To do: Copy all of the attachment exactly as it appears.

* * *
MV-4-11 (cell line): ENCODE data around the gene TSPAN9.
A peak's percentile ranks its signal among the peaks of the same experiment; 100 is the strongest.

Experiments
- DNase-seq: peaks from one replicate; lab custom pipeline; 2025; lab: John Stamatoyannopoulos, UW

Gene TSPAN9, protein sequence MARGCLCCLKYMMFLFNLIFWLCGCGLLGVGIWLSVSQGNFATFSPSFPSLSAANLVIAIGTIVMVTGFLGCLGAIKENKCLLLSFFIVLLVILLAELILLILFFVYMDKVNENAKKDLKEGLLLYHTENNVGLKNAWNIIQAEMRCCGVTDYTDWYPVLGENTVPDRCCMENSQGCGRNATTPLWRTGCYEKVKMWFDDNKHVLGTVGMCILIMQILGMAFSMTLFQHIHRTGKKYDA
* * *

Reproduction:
MV-4-11 (cell line): ENCODE data around the gene TSPAN9.
A peak's percentile ranks its signal among the peaks of the same experiment; 100 is the strongest.

Experiments
- DNase-seq: peaks from one replicate; lab custom pipeline; 2025; lab: John Stamatoyannopoulos, UW

Gene TSPAN9, protein sequence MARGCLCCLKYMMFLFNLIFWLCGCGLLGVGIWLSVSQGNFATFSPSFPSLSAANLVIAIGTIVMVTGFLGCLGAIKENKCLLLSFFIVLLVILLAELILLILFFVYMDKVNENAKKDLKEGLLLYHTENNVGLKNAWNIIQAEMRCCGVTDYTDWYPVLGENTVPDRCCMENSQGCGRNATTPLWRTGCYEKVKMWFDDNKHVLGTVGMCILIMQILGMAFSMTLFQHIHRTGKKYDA